Chandeliers and furniture by Fernando and Humberto Campana are on display through Oct. 31 at Waddesdon Manor, a 19th- century Loire-Valley-style chateau that’s the last big Rothschild house open to the public. The patrician host says he was inspired by Jeff Koons’s 2008-9 show at Versailles and Cy Twombly’s ceiling recently unveiled at the Louvre Museum.
“There’s a great movement to doing contemporary art in heritage properties,” says the 74-year-old baron, wearing tweed and an open-necked shirt. “I thought it would be interesting if you could attract a rather different audience at Waddesdon in addition to what we’re doing already.
‘‘Many people are doing contemporary art, very few people are doing design, so we thought that was a niche we might contribute toward,’’ says Rothschild, who is worth 390 million pounds ($586 million) according to the Sunday Times Rich List.
Lanky and amiable, with sharp blue eyes, Lord Rothschild, as he is best known, runs the London-based RIT Capital Partners Plc investment trust (market value: 1.66 billion pounds). He also runs the estate in Buckinghamshire, north of London, though the Renaissance-style house, most of its contents and the gardens immediately around it belong to the National Trust, a charity that preserves U.K. heritage sites.
Rothschild, who inherited the estate in 1988 from his father’s cousin’s wife, is introducing contemporary art and design to draw younger visitors. ‘‘The more people who see it, the merrier,” he says. “It’s a kind of sentimental reaction, but I think it’s a positive thing to do.”
The Campanas, whose designs the baron collects, were introduced to him by Brazilian-born Lily Safra, whose foundation board he sits on. Jeff Koons’s sculpture “Cracked Egg (Blue)” is also on show at Waddesdon through Oct. 31.
Lord Rothschild inaugurates the Campana show with a buffet lunch in a beautifully converted dairy on the edge of a duck- filled pond. Though it’s his birthday, he squirms when guests (including one who came in a blue helicopter) try to sing him happy birthday. In attendance are the Brazilian ambassador, the Campanas and a smattering of affluent couples -- the women all thin, tanned and perched on high heels.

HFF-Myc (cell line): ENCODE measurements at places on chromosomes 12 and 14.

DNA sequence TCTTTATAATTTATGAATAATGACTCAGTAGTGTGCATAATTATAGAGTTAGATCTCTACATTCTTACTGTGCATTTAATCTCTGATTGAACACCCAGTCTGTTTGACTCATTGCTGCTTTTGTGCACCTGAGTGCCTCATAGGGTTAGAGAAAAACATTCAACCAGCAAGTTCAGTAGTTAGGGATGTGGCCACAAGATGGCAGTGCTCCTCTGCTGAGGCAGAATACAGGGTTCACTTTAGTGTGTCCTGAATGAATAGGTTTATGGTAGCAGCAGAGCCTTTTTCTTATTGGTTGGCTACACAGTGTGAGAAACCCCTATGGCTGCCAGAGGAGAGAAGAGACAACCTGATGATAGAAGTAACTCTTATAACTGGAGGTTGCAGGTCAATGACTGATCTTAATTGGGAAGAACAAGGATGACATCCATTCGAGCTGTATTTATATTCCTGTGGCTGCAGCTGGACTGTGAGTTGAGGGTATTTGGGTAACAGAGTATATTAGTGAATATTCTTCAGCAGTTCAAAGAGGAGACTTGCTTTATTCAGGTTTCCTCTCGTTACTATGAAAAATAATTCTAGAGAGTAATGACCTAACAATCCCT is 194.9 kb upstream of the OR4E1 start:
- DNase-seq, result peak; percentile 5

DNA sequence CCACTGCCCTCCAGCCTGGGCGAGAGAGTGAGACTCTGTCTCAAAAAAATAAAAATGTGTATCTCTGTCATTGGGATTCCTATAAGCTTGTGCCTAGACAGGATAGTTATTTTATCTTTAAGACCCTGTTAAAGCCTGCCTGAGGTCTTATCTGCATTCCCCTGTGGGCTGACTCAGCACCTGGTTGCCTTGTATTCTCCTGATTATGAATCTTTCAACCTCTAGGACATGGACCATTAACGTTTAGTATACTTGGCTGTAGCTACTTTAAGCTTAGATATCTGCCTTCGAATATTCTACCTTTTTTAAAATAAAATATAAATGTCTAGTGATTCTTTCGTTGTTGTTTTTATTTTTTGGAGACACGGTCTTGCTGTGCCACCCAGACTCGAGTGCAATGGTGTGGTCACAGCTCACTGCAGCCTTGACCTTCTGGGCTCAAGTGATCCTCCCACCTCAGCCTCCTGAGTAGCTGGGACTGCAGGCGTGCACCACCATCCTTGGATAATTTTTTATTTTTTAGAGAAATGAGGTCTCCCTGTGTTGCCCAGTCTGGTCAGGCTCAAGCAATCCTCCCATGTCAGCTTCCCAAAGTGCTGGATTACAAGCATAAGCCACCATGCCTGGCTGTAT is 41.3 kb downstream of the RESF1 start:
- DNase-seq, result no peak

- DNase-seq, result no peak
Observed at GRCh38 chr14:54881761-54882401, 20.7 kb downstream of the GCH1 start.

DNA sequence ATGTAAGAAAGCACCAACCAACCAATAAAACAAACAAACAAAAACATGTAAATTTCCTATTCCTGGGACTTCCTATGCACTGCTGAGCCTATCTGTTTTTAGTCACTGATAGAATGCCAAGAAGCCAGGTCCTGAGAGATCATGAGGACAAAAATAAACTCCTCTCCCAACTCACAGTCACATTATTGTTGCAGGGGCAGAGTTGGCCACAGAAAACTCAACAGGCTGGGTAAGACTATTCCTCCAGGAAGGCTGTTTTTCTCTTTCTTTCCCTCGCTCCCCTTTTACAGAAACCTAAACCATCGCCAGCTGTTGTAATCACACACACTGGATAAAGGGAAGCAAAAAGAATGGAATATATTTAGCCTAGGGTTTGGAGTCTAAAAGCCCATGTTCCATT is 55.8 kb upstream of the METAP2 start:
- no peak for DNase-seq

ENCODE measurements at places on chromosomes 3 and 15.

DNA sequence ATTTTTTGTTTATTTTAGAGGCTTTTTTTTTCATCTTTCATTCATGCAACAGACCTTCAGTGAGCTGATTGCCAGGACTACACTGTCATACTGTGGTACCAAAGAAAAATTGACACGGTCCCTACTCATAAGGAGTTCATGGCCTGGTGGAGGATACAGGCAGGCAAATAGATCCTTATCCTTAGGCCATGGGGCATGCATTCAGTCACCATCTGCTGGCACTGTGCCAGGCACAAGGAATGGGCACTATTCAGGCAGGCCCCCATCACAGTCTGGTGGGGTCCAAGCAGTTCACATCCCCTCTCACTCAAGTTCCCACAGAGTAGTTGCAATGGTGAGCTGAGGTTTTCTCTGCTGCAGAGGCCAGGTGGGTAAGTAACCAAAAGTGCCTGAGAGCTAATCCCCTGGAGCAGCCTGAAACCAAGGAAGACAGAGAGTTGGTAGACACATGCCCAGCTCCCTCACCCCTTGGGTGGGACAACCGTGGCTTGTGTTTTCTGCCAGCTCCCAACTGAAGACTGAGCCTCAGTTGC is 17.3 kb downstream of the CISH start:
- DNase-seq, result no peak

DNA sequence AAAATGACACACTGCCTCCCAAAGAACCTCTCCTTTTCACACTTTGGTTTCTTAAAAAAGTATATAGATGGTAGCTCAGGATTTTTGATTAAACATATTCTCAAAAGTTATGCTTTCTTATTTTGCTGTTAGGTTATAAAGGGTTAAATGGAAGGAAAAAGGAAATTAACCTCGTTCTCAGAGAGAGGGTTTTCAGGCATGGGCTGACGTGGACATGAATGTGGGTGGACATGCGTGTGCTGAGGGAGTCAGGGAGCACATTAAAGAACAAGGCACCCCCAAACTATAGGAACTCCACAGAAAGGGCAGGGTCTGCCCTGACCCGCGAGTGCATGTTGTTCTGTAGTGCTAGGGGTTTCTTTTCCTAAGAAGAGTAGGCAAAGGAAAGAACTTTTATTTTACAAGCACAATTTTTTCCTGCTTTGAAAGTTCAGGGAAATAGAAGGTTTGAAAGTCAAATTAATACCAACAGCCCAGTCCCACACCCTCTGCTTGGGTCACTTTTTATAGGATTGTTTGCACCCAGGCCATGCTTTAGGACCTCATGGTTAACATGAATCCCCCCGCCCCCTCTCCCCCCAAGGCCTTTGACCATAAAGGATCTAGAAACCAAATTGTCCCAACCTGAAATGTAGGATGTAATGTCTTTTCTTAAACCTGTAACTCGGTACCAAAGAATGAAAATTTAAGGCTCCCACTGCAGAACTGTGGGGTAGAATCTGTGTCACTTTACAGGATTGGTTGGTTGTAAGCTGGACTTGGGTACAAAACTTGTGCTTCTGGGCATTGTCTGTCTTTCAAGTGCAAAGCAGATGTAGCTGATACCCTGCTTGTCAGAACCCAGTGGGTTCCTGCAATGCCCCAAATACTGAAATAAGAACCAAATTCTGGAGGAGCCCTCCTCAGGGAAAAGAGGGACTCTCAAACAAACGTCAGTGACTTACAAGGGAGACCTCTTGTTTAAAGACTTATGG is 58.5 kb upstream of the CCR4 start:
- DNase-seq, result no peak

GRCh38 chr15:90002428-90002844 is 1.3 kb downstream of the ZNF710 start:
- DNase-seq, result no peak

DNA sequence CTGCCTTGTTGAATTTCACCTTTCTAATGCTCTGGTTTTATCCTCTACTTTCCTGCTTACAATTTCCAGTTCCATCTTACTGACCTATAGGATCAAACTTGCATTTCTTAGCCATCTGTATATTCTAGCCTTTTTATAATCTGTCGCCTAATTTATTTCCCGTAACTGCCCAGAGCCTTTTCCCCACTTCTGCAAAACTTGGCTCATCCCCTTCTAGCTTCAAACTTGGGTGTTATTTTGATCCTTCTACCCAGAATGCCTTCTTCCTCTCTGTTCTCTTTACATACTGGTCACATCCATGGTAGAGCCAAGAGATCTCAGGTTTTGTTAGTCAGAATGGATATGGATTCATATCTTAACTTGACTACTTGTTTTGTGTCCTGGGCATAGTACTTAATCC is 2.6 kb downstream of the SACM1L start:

The menu includes cold cuts, terrine, garden greens, and macaroni and cheese. Tables are set with tulips and white plates bearing the Rothschild coat of arms: five arrows representing the five sons of the dynasty’s founder, who were each sent to a different European country.
Most of the Campana works are in the refurbished coach house of the former stables. The designers’ dealer Michael Hue- Williams, who is present, says the Waddesdon event is “not really a selling show,” and marks the publication of the Campana Brothers’ catalogue raisonne.
Still, the works, which Hue-Williams says range from 45,000 euros to 140,000 euros, find buyers on the opening day. According to Hue-Williams, two wall lamps made with discarded fragments of Murano glass sell for 80,000 euros each.
Other Campana creations are shown inside the chateau, including a chandelier festooned with the legs and torsos of glass dolls, and chairs made of rolls of rubber. The works blend into the manor’s circular Blue Dining Room, decked with 18th-century paintings of ladies in powdered wigs.
The chateau itself is a suite of majestic rooms filled with fauteuils, tapestries, bibelots, a porcelain service given by Louis XV to the Austrian ambassador, and paintings. Chardin’s “Boy Building a House of Cards” (1735), bought by the baron in 2007, is in an alcove on its own. Wall-sized Francesco Guardi views of Venice are in the lobby, while a small Lucian Freud portrait of the baron hangs among the family pictures.
Most of the 360,000 annual visitors are non-paying National Trust members. The 17 percent who do pay spend as much as 15 pounds per adult to see the house. Other income comes from a hotel, gift shops, a wine business offering Rothschild bottles, restaurants and cafes, and venue hire.
Profits, which don’t cover the costs of the museum-like estate, all go to the Alice Trust, a Rothschild family endowment set up to keep Waddesdon alive, according to Waddesdon Chief Executive Fabia Bromovsky.
Waddesdon is not the only heritage site that has kept Lord Rothschild busy in his lifetime. As the first chairman of the Heritage Lottery Fund, he oversaw more than 1 billion pounds in grants toward revamping museums and heritage sites.
Today, with the U.K. boasting the largest deficit ratio in the Group of Seven nations (more than 11 percent of gross domestic product), Rothschild sees hard times ahead.
“It’s very worrying,” he says, days before the May 6 U.K. general election. “I’m afraid that the arts, culture and heritage sector will suffer.”
At the same time, once the 2012 London Olympics are over, he says, lottery cash should be freed up for the arts.
Private donors are also likelier, given the current climate, to step in. “There has been a recovery in the world economy, and taxation is going to remain high, which is a kind of incentive to do good things,” says Rothschild. “So I’m not too pessimistic.”